Click on the link above to view a page we recently opened at Batangas History, Culture and Folklore containing transcriptions of documents with information on atrocities committed by the Japanese in the Province of Batangas in World War II. The documents are declassified now from the trials of Japanese war criminals by a United States Military Commission. This page is still a work in progress and will contain information on certain incidents of atrocities committed around the province, individual testimonies of victims who survived the atrocities and even partial lists of those who were killed.
This newly-opened section contains pictures of Batangas from 1913-1931. The photographs have all been digitally extracted from the Bureau of Public Works Quarterly Bulletins and Annual Reports and subsequently processed with graphics editing software before being uploaded. Needless to say, the outcome of the graphics processing ultimately depended in the original quality of the scan.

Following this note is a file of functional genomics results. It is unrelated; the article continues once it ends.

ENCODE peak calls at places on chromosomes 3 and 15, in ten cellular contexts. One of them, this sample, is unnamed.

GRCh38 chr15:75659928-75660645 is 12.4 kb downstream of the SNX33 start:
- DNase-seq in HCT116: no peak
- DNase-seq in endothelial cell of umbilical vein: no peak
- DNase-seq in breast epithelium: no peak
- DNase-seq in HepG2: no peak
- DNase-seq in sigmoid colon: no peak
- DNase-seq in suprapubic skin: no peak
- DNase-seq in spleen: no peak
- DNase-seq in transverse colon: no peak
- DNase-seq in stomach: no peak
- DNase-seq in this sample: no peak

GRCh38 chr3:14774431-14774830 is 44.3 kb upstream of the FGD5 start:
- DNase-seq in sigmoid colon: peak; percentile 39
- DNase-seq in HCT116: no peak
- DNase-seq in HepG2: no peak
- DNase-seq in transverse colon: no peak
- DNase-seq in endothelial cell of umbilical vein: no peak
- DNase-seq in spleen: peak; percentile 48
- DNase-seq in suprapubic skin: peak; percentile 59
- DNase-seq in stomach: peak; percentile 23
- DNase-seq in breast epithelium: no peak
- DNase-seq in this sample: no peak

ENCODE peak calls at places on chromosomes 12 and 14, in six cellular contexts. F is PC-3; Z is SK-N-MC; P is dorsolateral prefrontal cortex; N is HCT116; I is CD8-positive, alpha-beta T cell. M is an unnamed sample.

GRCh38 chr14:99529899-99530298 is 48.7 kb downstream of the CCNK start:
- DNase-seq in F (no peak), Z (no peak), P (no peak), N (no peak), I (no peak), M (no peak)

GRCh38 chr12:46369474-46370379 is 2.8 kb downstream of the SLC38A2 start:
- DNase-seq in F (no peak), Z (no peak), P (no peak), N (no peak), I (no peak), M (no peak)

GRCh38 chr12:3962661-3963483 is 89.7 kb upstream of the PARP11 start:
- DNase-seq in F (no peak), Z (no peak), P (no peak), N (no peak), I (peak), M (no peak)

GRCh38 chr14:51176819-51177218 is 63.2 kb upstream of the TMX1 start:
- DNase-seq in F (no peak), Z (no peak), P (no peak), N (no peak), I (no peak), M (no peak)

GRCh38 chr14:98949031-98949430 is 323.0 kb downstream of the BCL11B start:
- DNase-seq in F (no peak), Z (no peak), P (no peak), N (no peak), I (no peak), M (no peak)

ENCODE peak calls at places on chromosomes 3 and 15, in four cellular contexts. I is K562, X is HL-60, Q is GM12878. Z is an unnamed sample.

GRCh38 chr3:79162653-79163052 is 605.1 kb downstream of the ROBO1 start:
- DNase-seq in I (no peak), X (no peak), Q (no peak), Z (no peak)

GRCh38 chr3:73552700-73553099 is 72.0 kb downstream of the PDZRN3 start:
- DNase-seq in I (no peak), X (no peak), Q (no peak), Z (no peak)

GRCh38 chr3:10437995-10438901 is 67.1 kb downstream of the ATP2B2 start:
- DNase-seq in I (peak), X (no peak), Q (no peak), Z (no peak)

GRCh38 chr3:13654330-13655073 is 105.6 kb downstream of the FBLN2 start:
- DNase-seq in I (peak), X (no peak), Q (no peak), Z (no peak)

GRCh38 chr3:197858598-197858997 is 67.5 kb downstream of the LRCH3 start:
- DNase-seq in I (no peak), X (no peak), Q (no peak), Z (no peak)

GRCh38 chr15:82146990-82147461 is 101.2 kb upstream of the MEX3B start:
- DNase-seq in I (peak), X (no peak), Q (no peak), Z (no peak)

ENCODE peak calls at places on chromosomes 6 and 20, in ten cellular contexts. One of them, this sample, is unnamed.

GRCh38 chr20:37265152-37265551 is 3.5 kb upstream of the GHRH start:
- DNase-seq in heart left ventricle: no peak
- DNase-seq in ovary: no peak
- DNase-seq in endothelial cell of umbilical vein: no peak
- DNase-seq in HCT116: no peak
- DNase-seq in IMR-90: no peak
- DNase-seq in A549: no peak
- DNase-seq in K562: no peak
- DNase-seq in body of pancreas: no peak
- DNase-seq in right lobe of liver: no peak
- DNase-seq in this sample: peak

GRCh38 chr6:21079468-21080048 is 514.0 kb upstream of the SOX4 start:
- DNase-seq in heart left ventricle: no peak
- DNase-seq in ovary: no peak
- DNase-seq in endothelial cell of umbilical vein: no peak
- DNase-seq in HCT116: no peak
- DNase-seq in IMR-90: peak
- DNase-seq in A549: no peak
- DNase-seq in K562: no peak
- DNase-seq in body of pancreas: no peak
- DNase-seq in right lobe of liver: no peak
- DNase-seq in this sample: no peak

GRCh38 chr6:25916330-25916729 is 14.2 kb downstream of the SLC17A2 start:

Documents from the Reports of the Philippine Commission
To make life easier for researchers, we have extracted portions of the Reports of the Philippine Commission that are relevant to Batangas and made these available at the Historic Documents page. These extracts are a must for those interested to know about Batangas Province and its various towns early during the American colonial era. Visit the Batangas Historic Documents page here
This relatively newly-opened page provides links to articles less about history and more about the color of Batangas culture and folklore. Articles are on the Batangas culture of frugality called “arimohanan,” the mysterious hitchhiker along the stretch of road called “zigzag” in Cuenca, Batangas’ unique delicacies such as the lomi and goto and many more.
For researchers and enthusiasts of World War II history, this new page is a must. It contains documents issued by Col. Jay D. Vanderpool, a beloved figure among Filipino guerrillas who fought the Japanese in Batangas, Cavite and parts of Laguna. He managed to coax guerrilla leaders to set aside their internecine rivalries so that they could all then fight a common enemy, the Japanese. These documents are primarily extracted from guerrilla files.